“The harm to competition from the Staples Center Commitment is profound, immediate and irreparable”
“The harm to competition from the Staples Center Commitment is profound, immediate and irreparable,” alleges the suit, “and must be enjoined”.
The lawsuit follows follows an open letter sent by Osbourne’s wife, Sharon, to AEG last month demanding the end of the block-booking policy and accusing AEG of “bringing artists into a power struggle you’re having with your competitor, Live Nation”.
After revealing AEG had sent Osbourne’s tour promoter, Live Nation, an agreement which “clearly states that Ozzy cannot play at The O2 in London unless we legally agree to play at Staples Center in Los Angeles”, Sharon warned: “If you do not confirm the date for Ozzy at The O2 in London then I will be forced to take legal action against AEG [Presents] without delay.”
Court documents make clear The O2 is at the centre of the dispute, with Latham & Watkins’ Daniel Wall, Timothy O’Mara and Andrew Gass describing the arena as “a singular concert venue – the only indoor arena in London with the capacity to host major concerts. The O2 is a ‘must-have’ venue for the top international touring artists, as witnessed by the steady stream of marquee artists who play The O2 annually.”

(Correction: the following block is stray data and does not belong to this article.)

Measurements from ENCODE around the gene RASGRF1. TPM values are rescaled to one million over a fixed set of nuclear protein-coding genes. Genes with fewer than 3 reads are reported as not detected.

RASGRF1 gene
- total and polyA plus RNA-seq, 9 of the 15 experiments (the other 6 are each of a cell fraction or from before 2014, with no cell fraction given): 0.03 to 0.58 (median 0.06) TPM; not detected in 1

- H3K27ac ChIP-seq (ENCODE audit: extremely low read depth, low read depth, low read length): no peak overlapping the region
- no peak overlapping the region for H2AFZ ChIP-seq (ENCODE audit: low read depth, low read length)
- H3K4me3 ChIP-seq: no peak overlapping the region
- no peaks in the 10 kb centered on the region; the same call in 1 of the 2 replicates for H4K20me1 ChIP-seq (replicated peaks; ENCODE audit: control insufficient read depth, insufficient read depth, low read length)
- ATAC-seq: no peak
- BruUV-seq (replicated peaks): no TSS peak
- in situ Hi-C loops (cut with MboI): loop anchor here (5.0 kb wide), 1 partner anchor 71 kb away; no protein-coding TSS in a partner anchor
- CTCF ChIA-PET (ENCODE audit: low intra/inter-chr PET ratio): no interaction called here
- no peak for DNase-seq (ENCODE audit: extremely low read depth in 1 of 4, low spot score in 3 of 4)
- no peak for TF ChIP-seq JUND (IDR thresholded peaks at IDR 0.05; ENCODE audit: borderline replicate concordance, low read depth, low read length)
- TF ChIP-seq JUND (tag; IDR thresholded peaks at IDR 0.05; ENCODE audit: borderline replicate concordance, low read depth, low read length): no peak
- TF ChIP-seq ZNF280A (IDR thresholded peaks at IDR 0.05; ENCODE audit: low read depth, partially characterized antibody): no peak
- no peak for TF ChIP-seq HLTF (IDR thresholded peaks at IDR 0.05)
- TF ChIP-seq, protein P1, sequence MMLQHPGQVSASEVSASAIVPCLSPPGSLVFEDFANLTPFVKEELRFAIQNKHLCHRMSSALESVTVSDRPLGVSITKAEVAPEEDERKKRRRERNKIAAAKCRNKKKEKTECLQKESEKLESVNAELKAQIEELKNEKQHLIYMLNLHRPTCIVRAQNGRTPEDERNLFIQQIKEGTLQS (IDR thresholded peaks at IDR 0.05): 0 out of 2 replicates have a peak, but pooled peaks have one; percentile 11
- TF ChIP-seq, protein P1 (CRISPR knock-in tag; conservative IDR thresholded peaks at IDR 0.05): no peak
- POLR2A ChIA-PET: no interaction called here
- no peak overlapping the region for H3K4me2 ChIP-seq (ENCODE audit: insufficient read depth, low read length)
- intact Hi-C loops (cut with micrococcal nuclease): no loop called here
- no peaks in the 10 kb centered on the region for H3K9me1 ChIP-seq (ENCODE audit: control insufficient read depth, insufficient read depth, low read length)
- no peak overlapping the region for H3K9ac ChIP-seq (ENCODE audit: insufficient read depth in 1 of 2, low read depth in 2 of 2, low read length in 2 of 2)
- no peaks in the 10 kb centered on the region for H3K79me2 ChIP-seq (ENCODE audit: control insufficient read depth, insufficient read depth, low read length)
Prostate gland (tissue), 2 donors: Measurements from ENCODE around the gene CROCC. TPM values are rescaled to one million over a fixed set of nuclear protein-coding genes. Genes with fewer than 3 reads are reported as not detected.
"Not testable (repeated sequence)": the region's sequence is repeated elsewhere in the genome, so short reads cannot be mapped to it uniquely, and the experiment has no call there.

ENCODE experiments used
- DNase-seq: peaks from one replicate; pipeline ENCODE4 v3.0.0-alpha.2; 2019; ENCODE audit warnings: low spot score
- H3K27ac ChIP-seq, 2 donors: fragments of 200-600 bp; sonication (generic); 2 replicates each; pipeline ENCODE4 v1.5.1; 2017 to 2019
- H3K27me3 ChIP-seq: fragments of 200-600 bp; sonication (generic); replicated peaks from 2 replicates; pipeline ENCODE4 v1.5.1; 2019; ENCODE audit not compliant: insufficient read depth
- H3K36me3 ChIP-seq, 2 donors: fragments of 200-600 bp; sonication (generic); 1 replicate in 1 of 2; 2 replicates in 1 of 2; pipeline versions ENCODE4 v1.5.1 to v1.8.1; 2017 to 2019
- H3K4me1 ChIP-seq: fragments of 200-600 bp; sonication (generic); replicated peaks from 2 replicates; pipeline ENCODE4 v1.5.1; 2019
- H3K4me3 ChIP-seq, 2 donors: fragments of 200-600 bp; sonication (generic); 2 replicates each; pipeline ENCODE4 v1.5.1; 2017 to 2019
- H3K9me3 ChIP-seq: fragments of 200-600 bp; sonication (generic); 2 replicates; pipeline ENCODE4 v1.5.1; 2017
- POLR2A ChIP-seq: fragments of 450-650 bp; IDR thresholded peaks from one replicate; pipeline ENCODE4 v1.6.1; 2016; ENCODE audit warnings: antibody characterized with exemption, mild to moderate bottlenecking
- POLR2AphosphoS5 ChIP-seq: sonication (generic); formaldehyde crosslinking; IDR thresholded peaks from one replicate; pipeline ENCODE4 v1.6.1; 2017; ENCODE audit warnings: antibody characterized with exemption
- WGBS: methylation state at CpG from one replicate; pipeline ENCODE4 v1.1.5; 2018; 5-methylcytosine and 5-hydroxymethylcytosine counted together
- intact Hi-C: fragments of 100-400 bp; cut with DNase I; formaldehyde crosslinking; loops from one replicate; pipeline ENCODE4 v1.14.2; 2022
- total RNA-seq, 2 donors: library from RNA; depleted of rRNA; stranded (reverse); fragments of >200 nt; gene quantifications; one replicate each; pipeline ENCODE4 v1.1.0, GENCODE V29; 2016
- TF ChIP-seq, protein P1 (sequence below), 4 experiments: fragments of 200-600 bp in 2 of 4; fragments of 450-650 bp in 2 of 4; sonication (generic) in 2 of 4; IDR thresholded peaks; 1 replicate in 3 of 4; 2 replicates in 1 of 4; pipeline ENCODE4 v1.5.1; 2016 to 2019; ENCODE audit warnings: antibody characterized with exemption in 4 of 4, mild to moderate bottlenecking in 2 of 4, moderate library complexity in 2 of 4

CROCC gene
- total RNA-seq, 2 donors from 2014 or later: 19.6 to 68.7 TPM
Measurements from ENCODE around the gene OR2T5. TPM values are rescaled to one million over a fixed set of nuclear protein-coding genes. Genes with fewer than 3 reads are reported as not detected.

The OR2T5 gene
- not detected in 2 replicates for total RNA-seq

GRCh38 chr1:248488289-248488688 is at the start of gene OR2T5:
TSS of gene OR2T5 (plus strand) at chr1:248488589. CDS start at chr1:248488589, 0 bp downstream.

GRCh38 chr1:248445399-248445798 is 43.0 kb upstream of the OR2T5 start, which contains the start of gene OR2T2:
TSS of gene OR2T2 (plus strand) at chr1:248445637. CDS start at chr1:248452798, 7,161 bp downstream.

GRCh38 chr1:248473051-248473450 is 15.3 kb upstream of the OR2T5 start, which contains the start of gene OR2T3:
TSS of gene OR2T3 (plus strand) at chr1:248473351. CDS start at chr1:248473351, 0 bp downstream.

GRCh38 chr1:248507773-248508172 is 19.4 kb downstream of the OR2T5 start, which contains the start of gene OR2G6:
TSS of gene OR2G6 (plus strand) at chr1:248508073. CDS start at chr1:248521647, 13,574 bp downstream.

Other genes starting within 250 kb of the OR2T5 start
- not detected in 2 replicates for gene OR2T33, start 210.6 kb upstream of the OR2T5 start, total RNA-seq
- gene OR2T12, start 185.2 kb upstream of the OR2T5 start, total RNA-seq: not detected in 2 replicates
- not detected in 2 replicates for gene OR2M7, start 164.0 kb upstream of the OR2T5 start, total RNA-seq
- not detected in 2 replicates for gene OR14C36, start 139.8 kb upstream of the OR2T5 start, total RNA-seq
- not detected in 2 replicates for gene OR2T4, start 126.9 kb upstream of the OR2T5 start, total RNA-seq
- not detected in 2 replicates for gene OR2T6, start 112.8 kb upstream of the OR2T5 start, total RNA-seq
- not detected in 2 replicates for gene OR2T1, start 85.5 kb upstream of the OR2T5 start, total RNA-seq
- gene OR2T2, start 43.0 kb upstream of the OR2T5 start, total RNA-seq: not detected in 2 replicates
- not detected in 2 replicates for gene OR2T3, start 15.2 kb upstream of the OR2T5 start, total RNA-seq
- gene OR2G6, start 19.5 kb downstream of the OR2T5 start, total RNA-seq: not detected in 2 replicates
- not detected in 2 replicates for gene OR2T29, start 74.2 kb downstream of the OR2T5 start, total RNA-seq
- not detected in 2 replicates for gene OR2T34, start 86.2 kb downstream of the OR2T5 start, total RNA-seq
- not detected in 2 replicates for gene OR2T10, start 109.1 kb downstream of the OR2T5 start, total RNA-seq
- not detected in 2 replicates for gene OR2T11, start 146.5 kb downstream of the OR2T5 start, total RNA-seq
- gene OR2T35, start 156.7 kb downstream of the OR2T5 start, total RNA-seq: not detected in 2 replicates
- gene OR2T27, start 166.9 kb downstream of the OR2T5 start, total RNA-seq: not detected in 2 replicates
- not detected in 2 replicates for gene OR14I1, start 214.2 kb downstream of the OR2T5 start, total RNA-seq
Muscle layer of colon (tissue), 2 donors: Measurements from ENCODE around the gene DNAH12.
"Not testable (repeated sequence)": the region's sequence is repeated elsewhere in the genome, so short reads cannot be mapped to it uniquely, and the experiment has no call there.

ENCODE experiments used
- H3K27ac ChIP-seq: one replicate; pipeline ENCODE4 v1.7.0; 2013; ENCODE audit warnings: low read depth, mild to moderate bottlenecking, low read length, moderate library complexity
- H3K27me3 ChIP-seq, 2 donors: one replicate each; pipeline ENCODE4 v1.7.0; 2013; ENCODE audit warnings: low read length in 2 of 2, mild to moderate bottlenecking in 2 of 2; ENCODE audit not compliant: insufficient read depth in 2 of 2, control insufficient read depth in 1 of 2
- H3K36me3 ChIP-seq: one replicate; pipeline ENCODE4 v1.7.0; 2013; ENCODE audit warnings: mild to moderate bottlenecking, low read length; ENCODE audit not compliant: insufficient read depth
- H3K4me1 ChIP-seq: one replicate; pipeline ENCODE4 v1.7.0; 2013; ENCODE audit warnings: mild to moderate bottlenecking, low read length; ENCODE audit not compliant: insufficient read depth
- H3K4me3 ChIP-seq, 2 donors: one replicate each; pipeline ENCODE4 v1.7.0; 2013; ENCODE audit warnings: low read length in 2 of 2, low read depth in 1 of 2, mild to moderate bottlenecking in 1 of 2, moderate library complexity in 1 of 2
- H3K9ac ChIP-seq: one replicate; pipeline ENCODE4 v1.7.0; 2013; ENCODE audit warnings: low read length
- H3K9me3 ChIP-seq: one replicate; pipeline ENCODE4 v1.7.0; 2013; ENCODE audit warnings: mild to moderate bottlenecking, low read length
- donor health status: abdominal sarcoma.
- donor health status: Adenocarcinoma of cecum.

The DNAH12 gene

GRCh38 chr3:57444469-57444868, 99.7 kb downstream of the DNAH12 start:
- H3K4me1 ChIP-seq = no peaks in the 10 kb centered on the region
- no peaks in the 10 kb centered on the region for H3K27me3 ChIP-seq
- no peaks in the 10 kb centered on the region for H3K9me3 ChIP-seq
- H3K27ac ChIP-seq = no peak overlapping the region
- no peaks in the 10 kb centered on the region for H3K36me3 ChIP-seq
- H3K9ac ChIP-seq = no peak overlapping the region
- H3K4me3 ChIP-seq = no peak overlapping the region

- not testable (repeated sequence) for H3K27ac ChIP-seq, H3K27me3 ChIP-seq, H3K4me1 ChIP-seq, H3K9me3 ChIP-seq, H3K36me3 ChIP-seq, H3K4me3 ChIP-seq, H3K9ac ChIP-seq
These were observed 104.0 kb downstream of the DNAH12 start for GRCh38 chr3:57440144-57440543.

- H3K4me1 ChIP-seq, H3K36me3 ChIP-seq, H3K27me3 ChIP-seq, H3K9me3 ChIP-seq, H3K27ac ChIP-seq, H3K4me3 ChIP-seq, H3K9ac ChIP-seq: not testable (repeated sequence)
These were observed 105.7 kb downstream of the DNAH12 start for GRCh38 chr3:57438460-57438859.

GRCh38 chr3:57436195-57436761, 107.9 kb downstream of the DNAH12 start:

“This suit is without merit and we will vigorously fight it”
AEG – which also operates Wembley Arena (12,500-cap.) and the Eventim Apollo (5,039-cap.) – is, therefore, “a clear monopolist in the market for arena-sized venues in greater London”. That’s a situation set to continue for at least the next few years, although Madison Square Garden Company’s hotly anticipated new MSG Sphere London venue will shake up the market when it opens sometime around 2020.
In a statement provided to IQ, Jay Marciano, chairman and CEO of AEG Presents, responds: “This suit is without merit and we will vigorously fight it. We welcome a closer look at the global live entertainment market and, specifically, our practices and the practices of our competition.
“AEG has always worked hard to put artists first. At the same time, we must respond to the actions of those we compete with, specifically Live Nation and Madison Square Garden. Fighting for a level playing field is fair competition at its core.”